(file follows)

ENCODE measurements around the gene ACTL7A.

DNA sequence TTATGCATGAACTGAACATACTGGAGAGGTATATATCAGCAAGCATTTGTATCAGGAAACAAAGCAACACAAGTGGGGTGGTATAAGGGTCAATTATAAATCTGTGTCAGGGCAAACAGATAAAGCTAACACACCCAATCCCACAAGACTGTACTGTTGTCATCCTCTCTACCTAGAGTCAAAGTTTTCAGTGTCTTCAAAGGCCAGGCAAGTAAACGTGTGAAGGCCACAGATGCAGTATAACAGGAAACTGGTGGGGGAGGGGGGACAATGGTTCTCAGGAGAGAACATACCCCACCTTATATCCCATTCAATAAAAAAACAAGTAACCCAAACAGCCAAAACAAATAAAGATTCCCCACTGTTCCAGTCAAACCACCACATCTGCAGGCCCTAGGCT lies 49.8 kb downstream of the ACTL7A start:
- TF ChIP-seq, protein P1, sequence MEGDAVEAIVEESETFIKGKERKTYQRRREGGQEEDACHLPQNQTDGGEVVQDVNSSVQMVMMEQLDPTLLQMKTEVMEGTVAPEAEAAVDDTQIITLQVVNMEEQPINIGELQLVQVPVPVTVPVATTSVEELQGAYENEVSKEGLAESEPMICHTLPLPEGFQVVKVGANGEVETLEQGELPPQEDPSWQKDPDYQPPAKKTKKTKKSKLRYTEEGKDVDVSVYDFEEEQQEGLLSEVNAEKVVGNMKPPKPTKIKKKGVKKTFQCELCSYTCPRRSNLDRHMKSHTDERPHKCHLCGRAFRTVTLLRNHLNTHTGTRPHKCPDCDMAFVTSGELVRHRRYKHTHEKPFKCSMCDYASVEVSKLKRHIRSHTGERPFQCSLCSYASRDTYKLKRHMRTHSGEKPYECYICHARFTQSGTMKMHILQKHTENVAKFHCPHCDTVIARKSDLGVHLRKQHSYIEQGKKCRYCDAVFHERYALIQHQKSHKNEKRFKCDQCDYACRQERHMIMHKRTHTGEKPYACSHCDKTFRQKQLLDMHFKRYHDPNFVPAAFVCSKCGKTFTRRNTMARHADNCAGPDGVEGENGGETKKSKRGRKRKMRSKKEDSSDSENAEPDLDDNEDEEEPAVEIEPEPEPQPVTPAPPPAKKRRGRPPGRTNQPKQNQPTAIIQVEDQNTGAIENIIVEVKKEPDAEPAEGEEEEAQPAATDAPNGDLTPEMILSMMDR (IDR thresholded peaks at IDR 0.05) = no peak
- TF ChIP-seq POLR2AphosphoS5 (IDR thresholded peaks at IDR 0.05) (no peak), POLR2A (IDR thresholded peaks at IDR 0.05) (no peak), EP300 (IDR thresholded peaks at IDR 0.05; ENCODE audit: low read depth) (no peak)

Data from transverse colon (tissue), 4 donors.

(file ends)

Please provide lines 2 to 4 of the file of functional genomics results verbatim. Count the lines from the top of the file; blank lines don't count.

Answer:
DNA sequence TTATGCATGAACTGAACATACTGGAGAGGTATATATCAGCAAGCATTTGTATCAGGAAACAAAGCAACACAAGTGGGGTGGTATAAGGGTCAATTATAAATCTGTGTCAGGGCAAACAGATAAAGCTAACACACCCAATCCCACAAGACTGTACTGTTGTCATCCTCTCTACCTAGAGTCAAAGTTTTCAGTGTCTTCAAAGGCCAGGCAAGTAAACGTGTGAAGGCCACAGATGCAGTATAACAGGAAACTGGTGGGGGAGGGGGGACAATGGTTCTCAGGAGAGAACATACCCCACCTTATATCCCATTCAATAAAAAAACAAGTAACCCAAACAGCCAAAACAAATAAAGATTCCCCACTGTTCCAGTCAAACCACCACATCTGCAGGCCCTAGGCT lies 49.8 kb downstream of the ACTL7A start:
- TF ChIP-seq, protein P1, sequence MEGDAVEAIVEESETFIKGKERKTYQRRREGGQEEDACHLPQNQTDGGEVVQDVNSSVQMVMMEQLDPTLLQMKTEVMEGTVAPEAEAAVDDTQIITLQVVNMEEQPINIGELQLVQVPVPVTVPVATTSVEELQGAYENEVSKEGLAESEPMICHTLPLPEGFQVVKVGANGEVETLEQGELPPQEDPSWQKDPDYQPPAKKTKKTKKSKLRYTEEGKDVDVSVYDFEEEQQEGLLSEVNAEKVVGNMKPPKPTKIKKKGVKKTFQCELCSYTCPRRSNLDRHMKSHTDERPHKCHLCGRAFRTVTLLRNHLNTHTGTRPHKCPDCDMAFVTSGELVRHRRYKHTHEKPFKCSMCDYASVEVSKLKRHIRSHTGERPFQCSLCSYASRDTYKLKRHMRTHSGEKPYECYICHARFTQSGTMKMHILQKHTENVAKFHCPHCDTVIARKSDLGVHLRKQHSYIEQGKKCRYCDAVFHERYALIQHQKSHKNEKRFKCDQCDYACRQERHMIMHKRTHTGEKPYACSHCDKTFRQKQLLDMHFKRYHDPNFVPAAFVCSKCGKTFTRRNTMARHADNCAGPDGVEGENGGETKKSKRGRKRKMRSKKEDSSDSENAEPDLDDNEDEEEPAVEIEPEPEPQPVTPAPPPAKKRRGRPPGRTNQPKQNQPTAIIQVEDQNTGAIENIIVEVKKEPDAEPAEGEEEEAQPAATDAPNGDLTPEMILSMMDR (IDR thresholded peaks at IDR 0.05) = no peak
- TF ChIP-seq POLR2AphosphoS5 (IDR thresholded peaks at IDR 0.05) (no peak), POLR2A (IDR thresholded peaks at IDR 0.05) (no peak), EP300 (IDR thresholded peaks at IDR 0.05; ENCODE audit: low read depth) (no peak)